Does Endobronchial Valve Treatment Improve Outcomes in Severe Emphysema Without Collateral Ventilation?

Andrew Shorr, MD, MPH


April 15, 2016

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This is Andy Shorr from the MedStar Washington Hospital Center, with a pulmonary critical care literature update.

I would like to discuss the STELVIO trial, which was published by Klooster and colleagues in the New England Journal of Medicine in December 2015.[1] The trial dealt with management approaches using endobronchial valves in patients with severe emphysema. Endobronchial valves have really been of interest as a way to accomplish lung volume reduction surgery without putting the patient through actual lung volume reduction surgery. The theory is that with the valve in place, you can fix the issues with severe emphysema, allow all of the benefits of lung volume reduction surgery that are theoretically possible, but without exposing the patient to a major surgery and its associated morbidity and potential mortality.

The STELVIO trial was a randomized controlled trial evaluating the Zephyr®valve [Pulmonx Corporation; Redwood City, California] in a group of patients with severe emphysema. Looking back at a prior trial, the Endobronchial Valve for Emphysema Palliation Trial (VENT),[2] the investigators realized that if participants had collateral flow across lobes and lung, putting in a valve was going to be pointless because there would be another way for there to be flow to that area of the lung you were trying to collapse. The 84 patients who they enrolled were different from in previous trials because they all had to have either complete fissures present on a high-resolution CT near the target area or nearly complete fissures present. The theory was that this would be a surrogate for eliminating patients with collateral flow, but that alone wasn't enough. They then required patients to undergo initial bronchoscopy as part of the trial where they actually assessed for the presence of collateral flow, using balloons to occlude airways and measure flow. If the patient still had no collateral flow, they could be enrolled in the trial; but if they did have collateral flow, they were no longer eligible. Of these 84 patients they enrolled initially, only 68 underwent randomization, mainly because they had to exclude people who did in fact have collateral flow.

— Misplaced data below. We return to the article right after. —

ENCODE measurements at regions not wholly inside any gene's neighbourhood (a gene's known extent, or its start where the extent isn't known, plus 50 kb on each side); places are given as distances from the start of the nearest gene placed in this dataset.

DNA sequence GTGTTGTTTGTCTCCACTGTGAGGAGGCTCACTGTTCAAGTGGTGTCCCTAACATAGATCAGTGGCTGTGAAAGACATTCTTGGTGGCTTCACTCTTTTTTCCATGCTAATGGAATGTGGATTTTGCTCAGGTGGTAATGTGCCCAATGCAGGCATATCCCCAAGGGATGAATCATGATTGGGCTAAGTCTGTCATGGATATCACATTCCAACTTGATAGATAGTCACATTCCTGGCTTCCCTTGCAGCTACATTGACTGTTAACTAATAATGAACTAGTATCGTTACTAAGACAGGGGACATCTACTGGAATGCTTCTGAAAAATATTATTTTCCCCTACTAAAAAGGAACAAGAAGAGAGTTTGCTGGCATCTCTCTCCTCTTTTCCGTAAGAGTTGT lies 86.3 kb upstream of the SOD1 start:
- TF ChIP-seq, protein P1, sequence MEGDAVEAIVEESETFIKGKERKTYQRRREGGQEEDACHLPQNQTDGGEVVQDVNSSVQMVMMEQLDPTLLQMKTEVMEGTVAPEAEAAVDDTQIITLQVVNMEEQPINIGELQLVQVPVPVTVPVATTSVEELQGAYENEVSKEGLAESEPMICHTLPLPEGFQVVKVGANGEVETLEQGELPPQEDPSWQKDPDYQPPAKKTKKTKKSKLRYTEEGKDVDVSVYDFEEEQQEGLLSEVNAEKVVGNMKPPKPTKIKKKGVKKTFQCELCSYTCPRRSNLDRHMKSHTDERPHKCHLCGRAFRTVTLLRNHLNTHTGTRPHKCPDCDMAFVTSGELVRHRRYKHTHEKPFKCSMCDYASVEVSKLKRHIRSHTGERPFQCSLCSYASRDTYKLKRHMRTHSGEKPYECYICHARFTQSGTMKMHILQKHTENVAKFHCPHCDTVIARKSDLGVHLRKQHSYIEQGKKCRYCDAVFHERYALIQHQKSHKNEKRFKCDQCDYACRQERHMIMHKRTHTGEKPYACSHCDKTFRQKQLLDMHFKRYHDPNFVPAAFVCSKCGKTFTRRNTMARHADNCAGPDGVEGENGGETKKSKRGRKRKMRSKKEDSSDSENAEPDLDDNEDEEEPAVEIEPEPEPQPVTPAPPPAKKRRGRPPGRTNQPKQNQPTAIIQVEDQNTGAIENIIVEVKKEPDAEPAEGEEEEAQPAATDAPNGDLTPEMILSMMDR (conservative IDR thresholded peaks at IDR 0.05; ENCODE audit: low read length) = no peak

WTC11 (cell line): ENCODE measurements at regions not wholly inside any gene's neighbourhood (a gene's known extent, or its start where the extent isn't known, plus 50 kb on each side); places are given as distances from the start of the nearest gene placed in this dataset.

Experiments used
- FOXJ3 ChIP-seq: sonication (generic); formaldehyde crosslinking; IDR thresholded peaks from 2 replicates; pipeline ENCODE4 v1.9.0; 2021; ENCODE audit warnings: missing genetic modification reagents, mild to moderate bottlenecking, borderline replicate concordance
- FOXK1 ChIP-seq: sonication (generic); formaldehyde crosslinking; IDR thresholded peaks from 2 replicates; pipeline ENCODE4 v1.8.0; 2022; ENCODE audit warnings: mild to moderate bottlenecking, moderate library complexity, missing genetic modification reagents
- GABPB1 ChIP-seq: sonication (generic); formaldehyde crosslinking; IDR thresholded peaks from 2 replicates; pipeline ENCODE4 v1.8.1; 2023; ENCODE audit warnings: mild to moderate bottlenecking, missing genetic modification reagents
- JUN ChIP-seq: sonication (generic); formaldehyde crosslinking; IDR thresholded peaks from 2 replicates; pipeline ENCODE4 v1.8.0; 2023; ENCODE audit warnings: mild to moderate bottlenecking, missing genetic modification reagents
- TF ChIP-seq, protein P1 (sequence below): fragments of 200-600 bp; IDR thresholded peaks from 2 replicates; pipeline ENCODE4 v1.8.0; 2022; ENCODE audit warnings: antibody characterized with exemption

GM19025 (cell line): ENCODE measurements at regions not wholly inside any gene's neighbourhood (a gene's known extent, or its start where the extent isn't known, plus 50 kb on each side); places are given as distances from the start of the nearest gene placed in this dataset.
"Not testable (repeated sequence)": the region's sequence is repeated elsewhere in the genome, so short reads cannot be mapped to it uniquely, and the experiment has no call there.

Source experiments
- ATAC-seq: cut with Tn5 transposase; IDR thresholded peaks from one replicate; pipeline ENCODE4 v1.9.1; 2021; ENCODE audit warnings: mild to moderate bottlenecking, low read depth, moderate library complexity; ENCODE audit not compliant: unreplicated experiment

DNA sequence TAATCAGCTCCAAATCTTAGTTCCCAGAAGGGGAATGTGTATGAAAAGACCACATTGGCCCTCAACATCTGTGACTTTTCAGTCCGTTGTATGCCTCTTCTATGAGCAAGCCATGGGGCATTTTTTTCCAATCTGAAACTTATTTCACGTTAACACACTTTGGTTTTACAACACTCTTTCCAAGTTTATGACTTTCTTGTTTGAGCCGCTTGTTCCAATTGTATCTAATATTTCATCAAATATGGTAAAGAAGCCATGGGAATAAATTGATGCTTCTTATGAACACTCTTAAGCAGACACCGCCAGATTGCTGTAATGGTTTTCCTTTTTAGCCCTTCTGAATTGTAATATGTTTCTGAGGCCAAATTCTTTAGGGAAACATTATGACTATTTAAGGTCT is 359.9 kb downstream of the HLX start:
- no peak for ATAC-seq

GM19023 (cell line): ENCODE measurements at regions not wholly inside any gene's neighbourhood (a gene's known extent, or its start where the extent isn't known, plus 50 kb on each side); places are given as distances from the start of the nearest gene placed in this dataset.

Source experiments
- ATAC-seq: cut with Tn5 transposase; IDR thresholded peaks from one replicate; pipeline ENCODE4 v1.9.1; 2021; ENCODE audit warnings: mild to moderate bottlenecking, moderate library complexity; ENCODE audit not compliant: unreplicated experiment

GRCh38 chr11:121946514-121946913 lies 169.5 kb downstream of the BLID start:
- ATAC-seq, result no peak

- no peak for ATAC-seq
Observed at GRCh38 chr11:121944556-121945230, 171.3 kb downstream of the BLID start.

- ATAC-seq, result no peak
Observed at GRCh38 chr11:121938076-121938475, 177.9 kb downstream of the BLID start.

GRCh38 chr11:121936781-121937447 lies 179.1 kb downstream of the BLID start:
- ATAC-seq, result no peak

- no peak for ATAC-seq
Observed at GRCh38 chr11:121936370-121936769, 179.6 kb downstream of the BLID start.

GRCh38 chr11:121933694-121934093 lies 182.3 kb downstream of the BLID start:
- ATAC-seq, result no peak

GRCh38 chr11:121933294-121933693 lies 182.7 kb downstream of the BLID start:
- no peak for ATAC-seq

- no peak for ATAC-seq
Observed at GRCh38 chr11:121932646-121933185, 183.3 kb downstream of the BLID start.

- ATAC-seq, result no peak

The 68 patients who were randomized—34 to no valve and 34 to a valve—were a pretty severe group of patients in terms of their illness. Mean forced expiratory volume in 1 second (FEV1) was less than 30% predicted; mean 6-minute walks were in the 375 m range; quality-of-life scores were very low; and all were on maximum medical therapy. The patients underwent valve placement, and the primary endpoint was change in FEV1, forced vital capacity (FVC), and 6-minute walk distance at 6 months. They analyzed the data both in terms of the intention-to-treat population and per-protocol population (ie, the group of patients who had valves that lasted and made it to all of the follow-up visits). They also looked at issues related to quality of life.